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I very much support amendment 116, to the extent that I withdrew my attempt at an amendment that would have countered fake reviews. It is clear that fake reviews are a matter of real concern, not just for reputable companies, but for consumers, who like to rely on customer feedback before making some of their most important financial choices. Schedule 18 defines and sets out unfair practices, and it is only right that fake reviews be added to them. We again come back to the fundamental principle that if a market is to work effectively and efficiently, people need access to timely and accurate information. That goal of having accurate information in the marketplace is subverted considerably when fake information and misinformation are allowed to abound.

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I beg to move amendment 67, in clause 225, page 152, line 30, at end insert—

“(4A) The Secretary of State must by regulations make any further provision necessary to ensure that the rights of redress available under this Chapter are equivalent to, and not lesser than, those available under the Consumer Protection from Unfair Trading Regulations 2008 (S.I. 2008/1277).”

This amendment seeks to ensure that the “Consumer Rights to Redress” that will be set out through secondary legislation cannot offer a reduced level of the protection than the Consumer Protection from Unfair Trading Regulations 2008.

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As the explanatory statement sets out, amendment 67 seeks to ensure that the consumer rights to redress introduced through secondary legislation by Ministers cannot offer less protection than the Consumer Protection from Unfair Trading Regulations 2008. That statutory instrument was effectively the successor to the Trade Descriptions Act 1968 and was designed to implement the unfair commercial practices directive as part of a common set of European minimum standards for consumer protection. Consumers, not just in Europe but throughout the UK, have benefited immensely from those protections. It is important as a point of principle that as legislation is repealed or evolves, there should be no inadvertent reduction in baseline consumer protections. There should be a reduction in consumer protections only where the Government deliberately choose to do so and we have an open debate.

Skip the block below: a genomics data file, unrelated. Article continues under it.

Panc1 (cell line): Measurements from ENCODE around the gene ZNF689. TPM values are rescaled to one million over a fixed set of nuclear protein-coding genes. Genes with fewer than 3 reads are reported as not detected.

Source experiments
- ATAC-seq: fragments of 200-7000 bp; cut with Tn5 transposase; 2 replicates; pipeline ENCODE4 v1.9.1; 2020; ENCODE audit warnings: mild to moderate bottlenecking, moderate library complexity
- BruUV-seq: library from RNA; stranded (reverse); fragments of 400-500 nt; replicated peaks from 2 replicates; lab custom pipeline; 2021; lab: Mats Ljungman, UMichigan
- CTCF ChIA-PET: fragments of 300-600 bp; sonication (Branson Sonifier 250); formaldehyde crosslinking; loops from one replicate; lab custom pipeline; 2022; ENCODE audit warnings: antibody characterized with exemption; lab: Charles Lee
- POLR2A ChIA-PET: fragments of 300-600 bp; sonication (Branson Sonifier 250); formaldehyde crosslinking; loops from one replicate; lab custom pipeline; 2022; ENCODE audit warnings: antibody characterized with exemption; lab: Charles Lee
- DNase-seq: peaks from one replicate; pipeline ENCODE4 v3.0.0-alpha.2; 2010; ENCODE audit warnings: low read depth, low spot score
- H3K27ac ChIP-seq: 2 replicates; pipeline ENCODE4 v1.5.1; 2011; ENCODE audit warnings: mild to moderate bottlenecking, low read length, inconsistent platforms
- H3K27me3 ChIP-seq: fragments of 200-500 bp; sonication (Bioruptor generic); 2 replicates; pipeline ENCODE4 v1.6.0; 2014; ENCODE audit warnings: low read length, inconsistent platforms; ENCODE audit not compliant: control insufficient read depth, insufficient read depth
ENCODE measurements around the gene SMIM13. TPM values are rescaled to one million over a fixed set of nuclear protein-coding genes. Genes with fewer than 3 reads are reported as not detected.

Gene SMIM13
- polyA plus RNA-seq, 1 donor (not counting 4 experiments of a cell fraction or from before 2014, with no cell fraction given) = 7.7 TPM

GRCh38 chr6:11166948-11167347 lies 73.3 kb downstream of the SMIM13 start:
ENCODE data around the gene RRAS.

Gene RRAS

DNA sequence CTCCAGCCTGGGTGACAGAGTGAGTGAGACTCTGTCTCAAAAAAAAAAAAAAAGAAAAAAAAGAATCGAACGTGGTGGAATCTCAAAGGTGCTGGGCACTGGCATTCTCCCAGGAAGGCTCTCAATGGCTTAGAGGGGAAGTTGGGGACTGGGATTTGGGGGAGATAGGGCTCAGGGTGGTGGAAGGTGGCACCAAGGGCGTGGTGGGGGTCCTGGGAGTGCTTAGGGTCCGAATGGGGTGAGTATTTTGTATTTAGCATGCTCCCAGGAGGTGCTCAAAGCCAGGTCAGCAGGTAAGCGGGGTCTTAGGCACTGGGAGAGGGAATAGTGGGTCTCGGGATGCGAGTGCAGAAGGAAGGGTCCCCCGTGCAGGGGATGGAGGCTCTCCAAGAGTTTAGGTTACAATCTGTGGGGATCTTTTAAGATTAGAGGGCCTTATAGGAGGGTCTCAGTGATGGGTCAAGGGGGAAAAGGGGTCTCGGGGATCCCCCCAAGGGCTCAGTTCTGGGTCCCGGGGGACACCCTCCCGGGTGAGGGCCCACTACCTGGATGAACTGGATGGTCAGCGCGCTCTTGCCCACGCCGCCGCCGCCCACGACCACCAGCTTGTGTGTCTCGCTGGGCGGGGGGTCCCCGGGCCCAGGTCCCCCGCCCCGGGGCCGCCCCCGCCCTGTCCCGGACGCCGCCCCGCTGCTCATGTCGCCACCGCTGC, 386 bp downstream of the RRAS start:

The amendment is very much about ensuring that nothing slips down the drain inadvertently in terms of consumer protection. If the Government are not minded to accept it, what existing protections will they unwittingly let fall by the wayside? The amendment would capture the baseline level of protection through future secondary legislation. I look forward to the Minister’s remarks.

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With regret, I am not minded to withdraw amendment 67. I hear what the Minister says about how the Government may wish to go beyond existing levels of consumer protection. That is welcome where appropriate, but I do not see anything in the amendment that would prevent Ministers from doing that. The key element in the amendment is to capture a baseline level of protection, equivalent to what was in the 2008 regulations, to ensure that there is nothing that dips below that without a conscious decision to do so having been taken and debated. On the basis that there is nothing that would prevent the Government from enhancing the levels of protection at any time, I am keen to divide the Committee.

Question put, That the amendment be made.